Physical Organic Chemistry Concepts for Process Development
Bridging the Gap Between Lab and Plant
Date: 14 September - 16 September 2021
Location: Online Event
The scientific principles related to the optimisation of chemical processes so that they can be transferred from the laboratory to plant scale with minimal risk is an often underappreciated aspect of process development chemistry. Relevant physical organic chemistry principles are not widely taught in standard academic chemistry courses and are generally gained with experience – either through knowledge transfer within companies or through trial and error after mistakes have been made.
Based on the work of Prof John Atherton, this course provides an introduction to some of the key physical organic chemistry principles that underpin chemical process development as well as the requirement for inter-disciplinary cooperation i.e. process development chemists, chemical engineers, analytical chemists etc. The theoretical concepts are supplemented with numerous examples to demonstrate different aspects of the relevant single- and multi-phase physicochemical science, exploring the potential impact of various phenomena on yield, selectivity and reaction rate.
Dates and timings are below:
Tuesday, September 14 | 2.00pm – 5.00pm BST
Wednesday, September 15 | 2.00pm – 5.00pm BST
Thursday, September 16 | 2.00pm – 5.00pm BST
Ran in conjunction with
Module 1: Course Introduction What do we mean by whole process design:
Introduction of the course tutors, an overview of the course and the expected course outcomes. An overview of the concept of whole process design will be presented, with a focus on data requirements for whole process optimisation and the use of conceptual process models to define data collection needs and interpret data gathered.
Module 2: Reaction Kinetics and Reaction Profiles:
A re-cap on reaction kinetics and the importance of their application towards process development is presented. Reaction profiles and their importance in interpreting and understanding the kinetics of different process strategies will be introduced, along with guidelines for collecting relevant data as part of routine development.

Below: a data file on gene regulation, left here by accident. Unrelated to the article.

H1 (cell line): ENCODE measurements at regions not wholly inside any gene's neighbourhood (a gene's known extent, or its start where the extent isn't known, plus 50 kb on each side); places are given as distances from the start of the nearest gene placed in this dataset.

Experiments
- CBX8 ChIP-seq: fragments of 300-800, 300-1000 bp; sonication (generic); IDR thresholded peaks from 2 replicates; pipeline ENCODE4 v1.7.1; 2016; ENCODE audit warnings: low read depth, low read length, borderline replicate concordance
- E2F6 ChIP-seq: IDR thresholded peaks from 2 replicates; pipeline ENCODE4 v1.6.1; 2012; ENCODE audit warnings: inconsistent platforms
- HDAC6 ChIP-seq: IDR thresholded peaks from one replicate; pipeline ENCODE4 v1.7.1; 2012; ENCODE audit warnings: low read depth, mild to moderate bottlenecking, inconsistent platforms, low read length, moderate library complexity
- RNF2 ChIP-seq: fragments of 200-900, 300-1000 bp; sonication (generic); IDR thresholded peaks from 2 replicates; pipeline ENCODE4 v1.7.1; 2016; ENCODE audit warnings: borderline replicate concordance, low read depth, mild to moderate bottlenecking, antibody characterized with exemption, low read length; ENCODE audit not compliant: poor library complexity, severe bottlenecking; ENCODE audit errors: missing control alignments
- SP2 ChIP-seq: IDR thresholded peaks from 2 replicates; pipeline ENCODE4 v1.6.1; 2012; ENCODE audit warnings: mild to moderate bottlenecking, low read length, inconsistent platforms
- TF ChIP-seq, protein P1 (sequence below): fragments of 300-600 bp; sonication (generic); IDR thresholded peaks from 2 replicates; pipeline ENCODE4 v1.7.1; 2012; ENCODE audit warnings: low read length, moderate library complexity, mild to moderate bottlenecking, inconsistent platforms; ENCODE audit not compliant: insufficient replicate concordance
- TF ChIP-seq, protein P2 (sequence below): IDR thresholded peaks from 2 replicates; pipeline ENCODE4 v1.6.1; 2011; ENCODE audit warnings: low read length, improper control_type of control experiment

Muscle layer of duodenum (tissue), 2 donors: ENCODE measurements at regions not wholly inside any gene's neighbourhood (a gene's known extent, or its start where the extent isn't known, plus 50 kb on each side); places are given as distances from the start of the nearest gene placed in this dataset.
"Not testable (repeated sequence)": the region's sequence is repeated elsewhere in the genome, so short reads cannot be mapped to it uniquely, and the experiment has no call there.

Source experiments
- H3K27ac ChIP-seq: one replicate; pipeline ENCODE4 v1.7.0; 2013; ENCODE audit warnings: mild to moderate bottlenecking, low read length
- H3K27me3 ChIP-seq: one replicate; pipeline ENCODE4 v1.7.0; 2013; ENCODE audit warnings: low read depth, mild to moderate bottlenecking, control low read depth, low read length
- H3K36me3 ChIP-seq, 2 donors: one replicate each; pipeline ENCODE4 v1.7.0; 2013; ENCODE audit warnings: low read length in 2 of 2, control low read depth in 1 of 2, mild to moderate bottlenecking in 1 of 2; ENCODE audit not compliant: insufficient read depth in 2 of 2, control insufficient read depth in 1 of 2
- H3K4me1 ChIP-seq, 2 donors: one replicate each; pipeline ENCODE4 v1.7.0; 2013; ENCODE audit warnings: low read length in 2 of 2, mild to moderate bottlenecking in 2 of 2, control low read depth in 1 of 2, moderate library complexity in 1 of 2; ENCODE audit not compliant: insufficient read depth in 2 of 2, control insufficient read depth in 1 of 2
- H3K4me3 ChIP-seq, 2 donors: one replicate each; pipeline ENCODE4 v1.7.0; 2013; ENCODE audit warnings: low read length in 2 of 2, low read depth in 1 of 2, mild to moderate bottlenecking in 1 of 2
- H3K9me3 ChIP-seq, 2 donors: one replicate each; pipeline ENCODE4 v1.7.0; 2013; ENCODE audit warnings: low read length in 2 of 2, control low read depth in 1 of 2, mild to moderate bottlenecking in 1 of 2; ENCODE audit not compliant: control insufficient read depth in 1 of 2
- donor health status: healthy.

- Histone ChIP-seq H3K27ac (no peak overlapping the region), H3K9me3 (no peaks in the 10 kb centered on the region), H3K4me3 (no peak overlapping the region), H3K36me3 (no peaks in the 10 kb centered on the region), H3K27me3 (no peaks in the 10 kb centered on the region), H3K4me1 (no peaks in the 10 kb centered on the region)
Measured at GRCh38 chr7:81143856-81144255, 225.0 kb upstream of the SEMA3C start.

Module 3: Pre-reaction Equilibria:
This module will explore common equilibrium in reactive species (e.g. protonation/deprotonation) and the potential effect these equilibria can have on reaction rates, selectivity and work-up.
Module 4: Competing Reactions:
Identifying potential competing reactions is key to the optimisation of yield/selectivity. Factors affecting selectivity and approaches to favour the desired chemistry over undesired competing reactions are discussed.
Module 5: Heterogeneous equilibria:
Many reactions and almost all work-up processes involve more than one phase. Simple partitioning and partitioning coupled to ionisation processes in one phase are presented. An introduction to three phase (ternary) equilibria will be provided.
Module 6: Mixing Effects in Pseudo-Homogeneous Systems:
An introduction to mixing effects in single-phase systems is presented, with an overview of mixing sensitivity, its impact on selectivity, and simple tests to identify and characterise potential sensitivity.
Module 7: Mixing in Multi-Phase Systems:
This module extends the consideration of mixing effects on rate and selectivity to multi-phase systems. It considers phase continuity and phase inversion in liquid-liquid systems as well as issues around solids suspension and gas dispersion in agitated vessels.
Module 8: Reaction and Mass Transfer in Multi-Phase Systems:
Reaction kinetics and selectivity in multi-phase systems can differ considerably from those observed in single-phase systems. This module provides an introduction into the fundamental science behind coupled mass transfer and reaction rate processes.
Module 9: Relevance of Physical Organic Chemistry Concepts to Scale-up:
This module will consider the application of the previous modules to assist in reducing the technical risks associated with scale-up, based on review of common scale-up issues and how appropriate understanding of the underlying physical organic chemistry can aid scale-up risk mitigation.
Who Should Attend
Developed for on-line delivery, the course is targeted at organic chemists working in the fine chemical, agrochemical and pharmaceutical sectors and will be of benefit to laboratory process development chemists, laboratory managers and group leaders.
The course fee includes:
- Link to watch all four live sessions
- Electronic version of the course manual*
- Course certificate
For this on line course, there will be no recordings available and *the e reader manual is NOT printable or downloadable (due to copyright). If you prefer a hard copy of the manual you will have the opportunity of purchasing a professionally printed hard copy during the booking process.